On paper at least, the U.S. Constitution's "due process of law" clause is the citizen's guarantee against wrongful conviction and imprisonment. But once inside a courtroom, all bets are off. Research shows that eyewitness misidentification, false confessions and government use of snitches as witnesses too often put innocent people behind bars.
According to Innocence Project attorneys at the Cardozo School of Law in New York City, courts in 34 states have used DNA testing to reverse more than 230 criminal convictions and free wrongly convicted people who, on average, spent 12 years in prison.
In New York, 24 prior convictions have been nullified. The state's first reversal took place in 1991 setting aside Charles Dabbs' 1984 rape conviction. Evidence against Dabbs included identification by the victim and bogus forensic blood tests. After serving seven years in prison, DNA tests on the victim's underwear proved him innocent.
The latest reversal in New York occurred in 2007 when DNA evidence collected from rape victims in 1985 showed that, after 20 years in prison, a Buffalo man, Anthony Capozzi, was innocent. Capozzi was convicted of two rapes based on identifications by the victims.
"These DNA exoneration cases," says the Innocence Project, "have provided irrefutable proof that wrongful convictions are not isolated or rare events, but arise from systemic defects that can be precisely identified and addressed."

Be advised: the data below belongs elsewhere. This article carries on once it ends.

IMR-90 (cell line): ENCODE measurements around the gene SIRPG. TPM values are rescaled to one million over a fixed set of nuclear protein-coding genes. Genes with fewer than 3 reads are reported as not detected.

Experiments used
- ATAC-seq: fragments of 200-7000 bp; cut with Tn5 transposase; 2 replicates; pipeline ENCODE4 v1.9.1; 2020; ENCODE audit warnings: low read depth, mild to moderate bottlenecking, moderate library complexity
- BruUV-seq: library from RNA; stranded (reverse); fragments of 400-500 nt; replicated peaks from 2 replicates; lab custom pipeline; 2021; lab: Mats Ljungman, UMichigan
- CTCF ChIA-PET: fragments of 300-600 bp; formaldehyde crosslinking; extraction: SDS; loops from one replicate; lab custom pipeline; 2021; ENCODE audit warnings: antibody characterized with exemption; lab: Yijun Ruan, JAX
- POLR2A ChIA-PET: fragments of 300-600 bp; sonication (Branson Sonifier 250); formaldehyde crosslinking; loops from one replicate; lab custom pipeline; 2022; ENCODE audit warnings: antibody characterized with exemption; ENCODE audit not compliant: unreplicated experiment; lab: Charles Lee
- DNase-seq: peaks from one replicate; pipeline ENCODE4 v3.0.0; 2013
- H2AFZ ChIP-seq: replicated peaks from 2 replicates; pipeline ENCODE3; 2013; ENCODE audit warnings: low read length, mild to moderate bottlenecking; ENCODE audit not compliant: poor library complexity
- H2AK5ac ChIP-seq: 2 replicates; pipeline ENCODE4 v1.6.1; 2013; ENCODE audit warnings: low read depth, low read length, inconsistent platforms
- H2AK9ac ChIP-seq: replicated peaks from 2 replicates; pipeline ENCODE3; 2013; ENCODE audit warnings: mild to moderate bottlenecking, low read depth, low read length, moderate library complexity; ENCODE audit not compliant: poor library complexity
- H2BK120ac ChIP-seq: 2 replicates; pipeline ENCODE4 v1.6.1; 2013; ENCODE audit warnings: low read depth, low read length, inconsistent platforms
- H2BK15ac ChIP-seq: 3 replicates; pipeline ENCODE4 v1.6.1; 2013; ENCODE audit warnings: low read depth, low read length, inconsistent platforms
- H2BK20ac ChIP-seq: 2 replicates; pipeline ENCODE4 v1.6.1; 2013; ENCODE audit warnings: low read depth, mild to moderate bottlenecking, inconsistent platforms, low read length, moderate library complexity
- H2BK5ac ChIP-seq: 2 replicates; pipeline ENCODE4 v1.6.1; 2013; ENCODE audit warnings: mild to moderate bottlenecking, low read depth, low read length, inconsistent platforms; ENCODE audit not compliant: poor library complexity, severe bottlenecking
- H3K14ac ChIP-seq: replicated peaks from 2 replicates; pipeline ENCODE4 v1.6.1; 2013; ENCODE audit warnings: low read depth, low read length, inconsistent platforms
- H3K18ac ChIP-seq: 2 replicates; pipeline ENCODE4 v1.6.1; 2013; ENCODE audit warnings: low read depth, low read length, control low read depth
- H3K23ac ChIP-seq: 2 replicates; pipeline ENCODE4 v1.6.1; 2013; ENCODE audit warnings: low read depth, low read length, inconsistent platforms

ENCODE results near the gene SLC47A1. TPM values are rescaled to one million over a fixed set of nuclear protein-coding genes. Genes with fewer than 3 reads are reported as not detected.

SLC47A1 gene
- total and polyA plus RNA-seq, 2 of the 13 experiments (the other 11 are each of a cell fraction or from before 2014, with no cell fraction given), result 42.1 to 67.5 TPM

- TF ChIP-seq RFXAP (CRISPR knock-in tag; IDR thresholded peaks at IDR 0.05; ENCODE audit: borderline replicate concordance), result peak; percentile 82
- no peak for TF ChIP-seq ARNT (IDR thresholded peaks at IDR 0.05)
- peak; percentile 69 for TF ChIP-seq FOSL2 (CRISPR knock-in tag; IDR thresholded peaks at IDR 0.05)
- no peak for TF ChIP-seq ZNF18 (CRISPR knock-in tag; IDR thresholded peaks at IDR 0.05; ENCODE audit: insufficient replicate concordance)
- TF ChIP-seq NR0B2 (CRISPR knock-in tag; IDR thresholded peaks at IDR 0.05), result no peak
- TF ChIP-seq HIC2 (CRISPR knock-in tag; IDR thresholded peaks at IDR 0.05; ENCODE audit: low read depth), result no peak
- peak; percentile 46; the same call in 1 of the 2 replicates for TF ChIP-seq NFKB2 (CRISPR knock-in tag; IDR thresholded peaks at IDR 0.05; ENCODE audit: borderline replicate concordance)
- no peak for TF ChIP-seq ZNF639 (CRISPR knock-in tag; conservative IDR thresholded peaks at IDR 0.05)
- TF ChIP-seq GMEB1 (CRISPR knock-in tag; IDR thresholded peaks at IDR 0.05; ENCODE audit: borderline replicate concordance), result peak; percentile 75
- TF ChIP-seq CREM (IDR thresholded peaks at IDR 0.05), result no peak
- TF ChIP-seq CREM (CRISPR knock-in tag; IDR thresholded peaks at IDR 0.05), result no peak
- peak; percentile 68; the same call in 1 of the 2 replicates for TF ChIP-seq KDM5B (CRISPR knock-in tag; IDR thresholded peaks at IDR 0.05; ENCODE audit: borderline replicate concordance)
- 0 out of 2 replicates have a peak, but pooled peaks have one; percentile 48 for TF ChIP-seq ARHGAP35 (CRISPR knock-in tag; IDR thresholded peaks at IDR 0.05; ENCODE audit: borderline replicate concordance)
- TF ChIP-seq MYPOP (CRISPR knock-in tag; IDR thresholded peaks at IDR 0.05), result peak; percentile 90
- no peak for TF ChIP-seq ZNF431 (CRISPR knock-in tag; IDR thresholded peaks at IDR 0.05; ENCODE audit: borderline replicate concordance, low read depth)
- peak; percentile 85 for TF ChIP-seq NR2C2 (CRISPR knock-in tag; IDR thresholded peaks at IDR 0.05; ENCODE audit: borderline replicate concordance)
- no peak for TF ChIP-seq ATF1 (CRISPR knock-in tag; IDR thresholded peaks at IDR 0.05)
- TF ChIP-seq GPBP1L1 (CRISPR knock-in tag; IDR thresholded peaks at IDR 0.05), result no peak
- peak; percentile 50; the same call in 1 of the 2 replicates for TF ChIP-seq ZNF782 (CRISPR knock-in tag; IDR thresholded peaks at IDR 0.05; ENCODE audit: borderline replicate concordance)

Eyewitness misidentification testimony was a factor in 74 percent of post-conviction DNA exoneration cases, making it the leading cause of these wrongful convictions. And two in five of these eyewitness identifications involved cross-racial identification. Studies have shown that people are less able to recognize faces of a different race than of their own.
Unvalidated forensic evidence played a role in about 50 percent of the wrongful convictions later overturned by DNA testing. Unlike DNA testing, which is based on solid scientific research, according to the project, other forensic techniques used in courtrooms, such as hair microscopy, bite mark comparisons and shoe print comparisons have never been subjected to rigorous scientific evaluation.
False confessions lead to wrongful convictions in approximately 25 percent of the cases, many involving defendants 18 years of age or younger or developmentally disabled people.
Snitches contributed to wrongful conviction in 16 percent of the cases. Snitch testimony is unreliable because it may be offered in return for deals, special treatment or the dropping of charges.
Governments exist to protect the rights of individuals. But when federal, state and local government prosecutors and judges knowingly tolerate judicial processes that violate the constitutional rights of citizens they, themselves, become rights violators.
Ronald Fraser, Ph.D., writes on public policy issues for the DKT Liberty Project.